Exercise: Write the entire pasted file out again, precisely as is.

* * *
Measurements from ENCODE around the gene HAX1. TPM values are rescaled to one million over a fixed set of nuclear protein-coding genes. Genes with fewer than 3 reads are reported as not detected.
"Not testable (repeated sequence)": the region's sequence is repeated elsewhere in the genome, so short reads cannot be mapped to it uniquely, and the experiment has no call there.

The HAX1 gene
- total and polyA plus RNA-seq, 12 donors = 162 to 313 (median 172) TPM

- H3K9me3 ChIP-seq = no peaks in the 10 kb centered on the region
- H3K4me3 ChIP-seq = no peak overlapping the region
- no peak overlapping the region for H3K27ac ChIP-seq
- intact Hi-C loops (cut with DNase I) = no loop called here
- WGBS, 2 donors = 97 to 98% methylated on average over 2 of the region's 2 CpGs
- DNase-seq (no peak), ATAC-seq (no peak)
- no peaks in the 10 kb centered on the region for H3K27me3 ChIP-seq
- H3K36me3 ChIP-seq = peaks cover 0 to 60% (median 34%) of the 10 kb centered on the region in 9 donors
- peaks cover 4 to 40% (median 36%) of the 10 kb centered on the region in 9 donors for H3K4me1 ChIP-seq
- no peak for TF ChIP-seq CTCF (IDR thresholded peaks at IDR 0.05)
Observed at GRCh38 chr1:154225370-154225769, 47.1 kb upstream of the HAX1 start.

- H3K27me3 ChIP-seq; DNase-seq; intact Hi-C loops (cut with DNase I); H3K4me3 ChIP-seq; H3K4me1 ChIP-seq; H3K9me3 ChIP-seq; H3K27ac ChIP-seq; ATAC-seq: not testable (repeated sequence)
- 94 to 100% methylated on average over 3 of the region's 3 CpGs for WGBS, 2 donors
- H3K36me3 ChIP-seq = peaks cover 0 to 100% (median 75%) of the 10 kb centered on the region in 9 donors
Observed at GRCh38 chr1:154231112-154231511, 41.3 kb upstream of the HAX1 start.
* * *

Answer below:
Measurements from ENCODE around the gene HAX1. TPM values are rescaled to one million over a fixed set of nuclear protein-coding genes. Genes with fewer than 3 reads are reported as not detected.
"Not testable (repeated sequence)": the region's sequence is repeated elsewhere in the genome, so short reads cannot be mapped to it uniquely, and the experiment has no call there.

The HAX1 gene
- total and polyA plus RNA-seq, 12 donors = 162 to 313 (median 172) TPM

- H3K9me3 ChIP-seq = no peaks in the 10 kb centered on the region
- H3K4me3 ChIP-seq = no peak overlapping the region
- no peak overlapping the region for H3K27ac ChIP-seq
- intact Hi-C loops (cut with DNase I) = no loop called here
- WGBS, 2 donors = 97 to 98% methylated on average over 2 of the region's 2 CpGs
- DNase-seq (no peak), ATAC-seq (no peak)
- no peaks in the 10 kb centered on the region for H3K27me3 ChIP-seq
- H3K36me3 ChIP-seq = peaks cover 0 to 60% (median 34%) of the 10 kb centered on the region in 9 donors
- peaks cover 4 to 40% (median 36%) of the 10 kb centered on the region in 9 donors for H3K4me1 ChIP-seq
- no peak for TF ChIP-seq CTCF (IDR thresholded peaks at IDR 0.05)
Observed at GRCh38 chr1:154225370-154225769, 47.1 kb upstream of the HAX1 start.

- H3K27me3 ChIP-seq; DNase-seq; intact Hi-C loops (cut with DNase I); H3K4me3 ChIP-seq; H3K4me1 ChIP-seq; H3K9me3 ChIP-seq; H3K27ac ChIP-seq; ATAC-seq: not testable (repeated sequence)
- 94 to 100% methylated on average over 3 of the region's 3 CpGs for WGBS, 2 donors
- H3K36me3 ChIP-seq = peaks cover 0 to 100% (median 75%) of the 10 kb centered on the region in 9 donors
Observed at GRCh38 chr1:154231112-154231511, 41.3 kb upstream of the HAX1 start.